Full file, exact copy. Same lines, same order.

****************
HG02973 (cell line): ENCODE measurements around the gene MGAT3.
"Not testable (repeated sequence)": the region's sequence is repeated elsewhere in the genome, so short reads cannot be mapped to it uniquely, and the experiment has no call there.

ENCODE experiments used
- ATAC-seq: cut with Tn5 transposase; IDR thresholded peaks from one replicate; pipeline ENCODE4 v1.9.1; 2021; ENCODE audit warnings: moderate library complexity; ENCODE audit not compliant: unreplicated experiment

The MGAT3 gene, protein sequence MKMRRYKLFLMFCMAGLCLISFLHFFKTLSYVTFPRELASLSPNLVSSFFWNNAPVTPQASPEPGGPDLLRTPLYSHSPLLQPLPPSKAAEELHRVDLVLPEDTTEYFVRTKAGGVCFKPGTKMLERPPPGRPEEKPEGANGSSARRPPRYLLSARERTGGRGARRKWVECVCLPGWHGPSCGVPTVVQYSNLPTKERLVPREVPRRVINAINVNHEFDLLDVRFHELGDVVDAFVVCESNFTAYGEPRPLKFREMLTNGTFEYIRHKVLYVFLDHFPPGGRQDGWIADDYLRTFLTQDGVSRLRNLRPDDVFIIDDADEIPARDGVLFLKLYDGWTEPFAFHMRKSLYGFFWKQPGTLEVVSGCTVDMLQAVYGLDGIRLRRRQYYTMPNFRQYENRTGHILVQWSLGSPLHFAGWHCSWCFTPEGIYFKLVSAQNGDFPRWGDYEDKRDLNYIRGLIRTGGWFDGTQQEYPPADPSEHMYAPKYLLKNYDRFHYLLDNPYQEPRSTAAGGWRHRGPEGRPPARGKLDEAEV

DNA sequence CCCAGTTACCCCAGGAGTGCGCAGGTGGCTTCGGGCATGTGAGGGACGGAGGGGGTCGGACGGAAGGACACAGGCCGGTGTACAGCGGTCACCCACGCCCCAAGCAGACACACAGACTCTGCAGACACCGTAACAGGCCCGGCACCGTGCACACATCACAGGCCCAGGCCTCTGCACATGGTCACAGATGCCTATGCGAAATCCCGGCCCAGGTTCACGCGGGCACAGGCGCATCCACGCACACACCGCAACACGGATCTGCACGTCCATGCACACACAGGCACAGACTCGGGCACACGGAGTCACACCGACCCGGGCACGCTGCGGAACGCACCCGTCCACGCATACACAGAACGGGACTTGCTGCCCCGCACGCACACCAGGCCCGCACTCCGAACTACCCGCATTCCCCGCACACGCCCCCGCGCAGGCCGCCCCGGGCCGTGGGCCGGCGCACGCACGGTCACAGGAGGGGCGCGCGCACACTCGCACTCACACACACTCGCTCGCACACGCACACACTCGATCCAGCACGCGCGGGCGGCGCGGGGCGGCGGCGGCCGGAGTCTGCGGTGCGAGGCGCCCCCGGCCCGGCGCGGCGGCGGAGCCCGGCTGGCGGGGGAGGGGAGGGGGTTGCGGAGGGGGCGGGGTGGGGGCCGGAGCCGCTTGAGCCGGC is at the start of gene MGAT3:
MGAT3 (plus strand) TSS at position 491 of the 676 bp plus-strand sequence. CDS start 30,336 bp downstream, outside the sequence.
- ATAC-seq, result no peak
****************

HG02973 (cell line): ENCODE measurements around the gene MGAT3.
"Not testable (repeated sequence)": the region's sequence is repeated elsewhere in the genome, so short reads cannot be mapped to it uniquely, and the experiment has no call there.

ENCODE experiments used
- ATAC-seq: cut with Tn5 transposase; IDR thresholded peaks from one replicate; pipeline ENCODE4 v1.9.1; 2021; ENCODE audit warnings: moderate library complexity; ENCODE audit not compliant: unreplicated experiment

The MGAT3 gene, protein sequence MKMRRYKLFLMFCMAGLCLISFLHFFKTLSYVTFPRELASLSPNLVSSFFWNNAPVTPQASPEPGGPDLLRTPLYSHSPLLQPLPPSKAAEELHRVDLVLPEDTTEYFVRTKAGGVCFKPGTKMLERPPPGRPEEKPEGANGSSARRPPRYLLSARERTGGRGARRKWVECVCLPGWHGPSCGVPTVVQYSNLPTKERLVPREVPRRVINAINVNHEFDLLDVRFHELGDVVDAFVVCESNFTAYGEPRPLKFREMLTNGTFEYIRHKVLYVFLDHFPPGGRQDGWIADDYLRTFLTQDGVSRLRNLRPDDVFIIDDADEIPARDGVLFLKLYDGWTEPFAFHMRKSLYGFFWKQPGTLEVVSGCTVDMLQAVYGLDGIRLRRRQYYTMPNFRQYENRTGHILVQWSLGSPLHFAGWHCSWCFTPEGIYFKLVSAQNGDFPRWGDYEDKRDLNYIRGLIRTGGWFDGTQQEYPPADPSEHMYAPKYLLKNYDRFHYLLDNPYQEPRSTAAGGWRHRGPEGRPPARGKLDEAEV

DNA sequence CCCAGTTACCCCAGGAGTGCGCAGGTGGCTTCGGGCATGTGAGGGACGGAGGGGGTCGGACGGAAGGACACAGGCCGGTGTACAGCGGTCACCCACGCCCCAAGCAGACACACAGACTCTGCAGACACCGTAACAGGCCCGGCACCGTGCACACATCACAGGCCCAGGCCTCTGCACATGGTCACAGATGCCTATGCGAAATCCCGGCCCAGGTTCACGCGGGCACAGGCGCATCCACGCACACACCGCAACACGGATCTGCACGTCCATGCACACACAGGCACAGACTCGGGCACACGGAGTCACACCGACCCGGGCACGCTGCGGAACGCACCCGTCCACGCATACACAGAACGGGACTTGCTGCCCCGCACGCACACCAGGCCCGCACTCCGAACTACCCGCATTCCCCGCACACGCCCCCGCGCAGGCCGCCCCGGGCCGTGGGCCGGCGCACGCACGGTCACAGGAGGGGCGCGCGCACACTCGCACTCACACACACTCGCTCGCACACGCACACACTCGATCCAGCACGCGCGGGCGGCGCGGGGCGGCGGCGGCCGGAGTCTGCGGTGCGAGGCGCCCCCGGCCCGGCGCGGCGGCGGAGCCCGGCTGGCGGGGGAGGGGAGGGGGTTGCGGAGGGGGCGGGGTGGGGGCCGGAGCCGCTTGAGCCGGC is at the start of gene MGAT3:
MGAT3 (plus strand) TSS at position 491 of the 676 bp plus-strand sequence. CDS start 30,336 bp downstream, outside the sequence.
- ATAC-seq, result no peak